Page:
Land-Use Effect on the Foraging and Feeding of Eurasian Griffon Vultures (Gyps fulvus) in Northern Israel
Lia Court, Ido Izhaki1, Yohay Carmel and Ofer Bahat2
1Department of Biology, Haifa University, Israel.
2Raptor Conservation Project, SPNI and INPA, Israel.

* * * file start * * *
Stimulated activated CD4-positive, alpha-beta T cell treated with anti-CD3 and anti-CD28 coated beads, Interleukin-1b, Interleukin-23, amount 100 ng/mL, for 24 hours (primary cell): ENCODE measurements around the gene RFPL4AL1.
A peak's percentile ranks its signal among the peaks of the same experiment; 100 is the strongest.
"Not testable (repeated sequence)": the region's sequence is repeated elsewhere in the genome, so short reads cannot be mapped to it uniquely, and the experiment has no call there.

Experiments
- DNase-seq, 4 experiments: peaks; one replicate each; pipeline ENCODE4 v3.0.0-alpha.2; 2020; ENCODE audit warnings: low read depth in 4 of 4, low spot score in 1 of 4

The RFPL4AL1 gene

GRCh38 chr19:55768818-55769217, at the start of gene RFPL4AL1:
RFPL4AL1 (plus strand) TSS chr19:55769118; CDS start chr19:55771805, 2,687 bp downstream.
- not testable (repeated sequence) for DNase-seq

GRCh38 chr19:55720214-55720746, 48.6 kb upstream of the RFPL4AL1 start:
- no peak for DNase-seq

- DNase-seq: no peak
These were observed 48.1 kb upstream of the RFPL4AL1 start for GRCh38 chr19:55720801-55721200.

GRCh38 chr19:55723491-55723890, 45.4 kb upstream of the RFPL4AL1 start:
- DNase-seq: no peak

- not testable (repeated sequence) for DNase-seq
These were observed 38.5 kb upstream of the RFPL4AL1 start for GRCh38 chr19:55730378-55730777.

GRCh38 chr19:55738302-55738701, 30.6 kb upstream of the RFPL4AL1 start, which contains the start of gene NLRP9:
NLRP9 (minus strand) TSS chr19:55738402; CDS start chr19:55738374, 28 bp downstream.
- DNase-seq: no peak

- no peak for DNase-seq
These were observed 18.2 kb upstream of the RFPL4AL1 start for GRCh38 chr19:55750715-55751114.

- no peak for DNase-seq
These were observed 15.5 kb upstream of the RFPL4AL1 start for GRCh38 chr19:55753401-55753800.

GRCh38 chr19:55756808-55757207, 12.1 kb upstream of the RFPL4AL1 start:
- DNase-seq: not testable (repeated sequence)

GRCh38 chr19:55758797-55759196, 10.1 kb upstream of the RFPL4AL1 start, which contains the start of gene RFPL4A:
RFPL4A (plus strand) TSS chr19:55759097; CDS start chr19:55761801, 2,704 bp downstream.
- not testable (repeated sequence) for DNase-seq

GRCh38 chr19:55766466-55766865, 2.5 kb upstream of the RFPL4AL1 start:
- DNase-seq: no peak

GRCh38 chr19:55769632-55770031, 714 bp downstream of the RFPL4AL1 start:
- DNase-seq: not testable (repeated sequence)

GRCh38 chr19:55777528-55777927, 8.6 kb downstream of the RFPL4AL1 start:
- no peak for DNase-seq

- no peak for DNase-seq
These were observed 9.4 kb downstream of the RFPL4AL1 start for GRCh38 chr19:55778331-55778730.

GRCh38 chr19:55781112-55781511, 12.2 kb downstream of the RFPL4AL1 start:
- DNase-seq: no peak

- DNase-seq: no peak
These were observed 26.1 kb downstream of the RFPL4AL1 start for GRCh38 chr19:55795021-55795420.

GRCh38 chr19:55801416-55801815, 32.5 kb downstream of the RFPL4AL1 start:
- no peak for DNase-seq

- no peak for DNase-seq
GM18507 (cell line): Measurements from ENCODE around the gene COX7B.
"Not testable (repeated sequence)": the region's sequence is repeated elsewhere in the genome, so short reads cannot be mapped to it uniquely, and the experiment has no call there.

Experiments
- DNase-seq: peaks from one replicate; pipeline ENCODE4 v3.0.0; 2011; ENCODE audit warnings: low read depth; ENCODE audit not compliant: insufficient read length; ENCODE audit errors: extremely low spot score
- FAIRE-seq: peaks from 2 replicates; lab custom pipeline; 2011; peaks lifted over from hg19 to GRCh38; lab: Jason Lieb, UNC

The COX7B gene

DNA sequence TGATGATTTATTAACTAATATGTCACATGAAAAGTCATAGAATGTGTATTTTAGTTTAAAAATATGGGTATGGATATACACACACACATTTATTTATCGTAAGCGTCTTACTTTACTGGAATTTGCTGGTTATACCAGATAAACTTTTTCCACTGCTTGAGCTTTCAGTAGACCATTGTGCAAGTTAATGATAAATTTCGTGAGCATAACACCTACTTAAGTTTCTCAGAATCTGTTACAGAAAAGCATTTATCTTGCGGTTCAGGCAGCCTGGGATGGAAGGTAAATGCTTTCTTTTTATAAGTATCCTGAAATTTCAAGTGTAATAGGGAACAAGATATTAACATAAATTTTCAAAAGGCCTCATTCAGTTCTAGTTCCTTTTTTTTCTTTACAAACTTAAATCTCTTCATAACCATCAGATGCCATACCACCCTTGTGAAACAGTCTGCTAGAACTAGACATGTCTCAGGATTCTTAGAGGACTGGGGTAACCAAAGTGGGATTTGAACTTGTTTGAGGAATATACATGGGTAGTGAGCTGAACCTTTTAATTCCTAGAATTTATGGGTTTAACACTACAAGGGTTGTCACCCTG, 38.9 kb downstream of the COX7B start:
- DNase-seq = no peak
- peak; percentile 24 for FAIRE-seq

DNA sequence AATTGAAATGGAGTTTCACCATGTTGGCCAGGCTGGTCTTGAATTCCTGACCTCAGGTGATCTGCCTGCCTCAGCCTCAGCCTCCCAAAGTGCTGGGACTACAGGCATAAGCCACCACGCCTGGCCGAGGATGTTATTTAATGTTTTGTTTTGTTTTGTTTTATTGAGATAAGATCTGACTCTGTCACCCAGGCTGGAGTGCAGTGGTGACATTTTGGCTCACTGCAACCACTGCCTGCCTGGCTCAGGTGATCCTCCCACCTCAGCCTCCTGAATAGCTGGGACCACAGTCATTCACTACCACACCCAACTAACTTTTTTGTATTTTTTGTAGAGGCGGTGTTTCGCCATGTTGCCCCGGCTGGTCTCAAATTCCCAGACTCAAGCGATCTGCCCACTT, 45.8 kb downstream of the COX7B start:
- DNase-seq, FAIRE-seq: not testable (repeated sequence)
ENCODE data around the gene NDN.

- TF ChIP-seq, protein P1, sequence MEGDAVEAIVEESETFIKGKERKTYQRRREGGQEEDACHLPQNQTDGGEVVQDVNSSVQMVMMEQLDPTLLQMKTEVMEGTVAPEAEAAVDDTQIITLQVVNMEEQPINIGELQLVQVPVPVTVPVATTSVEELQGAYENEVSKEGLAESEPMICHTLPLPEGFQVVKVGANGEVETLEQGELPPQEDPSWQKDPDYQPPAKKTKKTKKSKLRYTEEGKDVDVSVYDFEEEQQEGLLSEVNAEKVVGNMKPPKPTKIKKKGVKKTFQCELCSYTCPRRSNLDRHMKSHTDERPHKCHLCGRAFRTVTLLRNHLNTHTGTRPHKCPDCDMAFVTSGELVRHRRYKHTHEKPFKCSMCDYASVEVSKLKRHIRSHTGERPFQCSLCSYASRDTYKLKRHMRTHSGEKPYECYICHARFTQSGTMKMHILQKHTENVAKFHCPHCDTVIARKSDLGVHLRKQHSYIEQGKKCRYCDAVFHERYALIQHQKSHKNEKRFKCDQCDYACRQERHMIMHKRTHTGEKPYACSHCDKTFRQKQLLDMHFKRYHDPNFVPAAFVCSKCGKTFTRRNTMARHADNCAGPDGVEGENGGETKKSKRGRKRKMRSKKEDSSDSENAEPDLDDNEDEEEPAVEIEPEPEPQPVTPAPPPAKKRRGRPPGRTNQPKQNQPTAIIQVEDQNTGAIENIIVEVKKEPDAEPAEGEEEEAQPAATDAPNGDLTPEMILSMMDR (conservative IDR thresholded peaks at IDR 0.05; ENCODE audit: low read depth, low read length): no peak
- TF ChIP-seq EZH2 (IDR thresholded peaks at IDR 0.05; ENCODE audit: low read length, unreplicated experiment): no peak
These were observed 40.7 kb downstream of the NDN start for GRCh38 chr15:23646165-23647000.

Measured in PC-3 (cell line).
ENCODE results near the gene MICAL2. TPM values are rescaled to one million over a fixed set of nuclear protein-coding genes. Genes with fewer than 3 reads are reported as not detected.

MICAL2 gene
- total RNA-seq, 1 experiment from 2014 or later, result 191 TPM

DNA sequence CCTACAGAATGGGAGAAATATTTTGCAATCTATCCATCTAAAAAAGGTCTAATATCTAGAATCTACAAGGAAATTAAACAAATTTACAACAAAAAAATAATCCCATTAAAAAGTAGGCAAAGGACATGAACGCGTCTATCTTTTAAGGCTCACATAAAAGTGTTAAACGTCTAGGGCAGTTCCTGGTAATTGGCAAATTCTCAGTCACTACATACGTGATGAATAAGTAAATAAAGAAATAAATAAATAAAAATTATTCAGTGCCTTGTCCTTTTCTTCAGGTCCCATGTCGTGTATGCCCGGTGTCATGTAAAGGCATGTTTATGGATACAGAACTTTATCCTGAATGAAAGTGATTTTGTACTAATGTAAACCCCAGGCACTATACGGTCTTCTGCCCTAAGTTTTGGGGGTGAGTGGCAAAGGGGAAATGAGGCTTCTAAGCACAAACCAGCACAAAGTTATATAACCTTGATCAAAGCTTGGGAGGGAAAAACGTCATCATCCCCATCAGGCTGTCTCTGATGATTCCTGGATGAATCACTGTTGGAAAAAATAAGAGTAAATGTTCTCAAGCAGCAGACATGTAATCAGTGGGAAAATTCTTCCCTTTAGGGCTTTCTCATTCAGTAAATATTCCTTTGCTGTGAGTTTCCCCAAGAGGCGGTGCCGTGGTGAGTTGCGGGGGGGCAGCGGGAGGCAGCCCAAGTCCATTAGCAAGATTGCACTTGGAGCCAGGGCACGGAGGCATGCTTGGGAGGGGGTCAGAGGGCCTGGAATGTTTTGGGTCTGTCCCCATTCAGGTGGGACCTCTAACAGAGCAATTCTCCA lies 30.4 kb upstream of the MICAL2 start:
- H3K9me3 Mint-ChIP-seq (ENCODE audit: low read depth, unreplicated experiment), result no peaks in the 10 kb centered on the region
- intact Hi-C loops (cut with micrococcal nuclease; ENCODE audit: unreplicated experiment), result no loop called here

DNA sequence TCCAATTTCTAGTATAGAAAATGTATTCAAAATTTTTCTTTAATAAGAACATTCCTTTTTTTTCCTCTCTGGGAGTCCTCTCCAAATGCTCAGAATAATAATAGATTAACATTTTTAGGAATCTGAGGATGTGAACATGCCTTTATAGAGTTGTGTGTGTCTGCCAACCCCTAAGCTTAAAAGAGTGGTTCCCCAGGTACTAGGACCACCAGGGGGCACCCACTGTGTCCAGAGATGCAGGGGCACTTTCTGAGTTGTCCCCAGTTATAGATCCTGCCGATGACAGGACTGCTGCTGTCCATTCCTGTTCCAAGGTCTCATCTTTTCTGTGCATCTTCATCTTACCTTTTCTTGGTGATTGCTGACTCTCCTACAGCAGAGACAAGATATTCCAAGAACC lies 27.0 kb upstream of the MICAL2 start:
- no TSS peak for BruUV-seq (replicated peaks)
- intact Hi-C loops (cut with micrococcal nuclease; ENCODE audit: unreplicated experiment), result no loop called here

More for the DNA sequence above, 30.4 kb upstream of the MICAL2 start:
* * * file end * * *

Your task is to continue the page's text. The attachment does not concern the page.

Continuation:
Human activities frequently reduce wildlife food availability that may cause population decline and species extinction. Endangered species Management regimes often provide supplements when food availability or quality is a major limiting factor. This activity requires comprehensive understanding of foraging and feeding patterns. The population of the locally endangered Griffon vulture (Gyps fulvus) in Israel has declined significantly in recent decades, due to persecution and reduced habitats. Griffon vultures are obligatory scavengers, and feed mainly on carcasses of cattle and large wild ungulates. Extremely low nesting success rate of Griffon vultures has been observed in the Golan area (60-70% pre-fledged chicks’ mortality) .Major causes for this phenomenon were found to be artifacts in food brought to nestlings and Calcium deficiency. Management activities treat this situation by adding crushed bones in the carcasses vicinity. In Order to identify the effect of land-use and selected environmental factors on foraging and feeding patterns of Griffon vultures, we characterize and quantify feeding sites in the Golan area. Data are analyzed by GIS and Statistical tests. We present a model for predicting the temporal and spatial food exploitation patterns by vultures. Practical tool for food quality control will be devised based on that model, in order to optimize conservation policy of Griffon Vultures, and also can be used to predict impact of development, such as settlements and tourism, on vulture population in Israel.